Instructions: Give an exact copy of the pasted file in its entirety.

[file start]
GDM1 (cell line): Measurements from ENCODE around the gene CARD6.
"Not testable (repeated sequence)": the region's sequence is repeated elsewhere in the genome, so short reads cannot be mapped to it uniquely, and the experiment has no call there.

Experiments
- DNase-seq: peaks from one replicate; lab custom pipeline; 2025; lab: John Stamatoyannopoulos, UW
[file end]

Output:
GDM1 (cell line): Measurements from ENCODE around the gene CARD6.
"Not testable (repeated sequence)": the region's sequence is repeated elsewhere in the genome, so short reads cannot be mapped to it uniquely, and the experiment has no call there.

Experiments
- DNase-seq: peaks from one replicate; lab custom pipeline; 2025; lab: John Stamatoyannopoulos, UW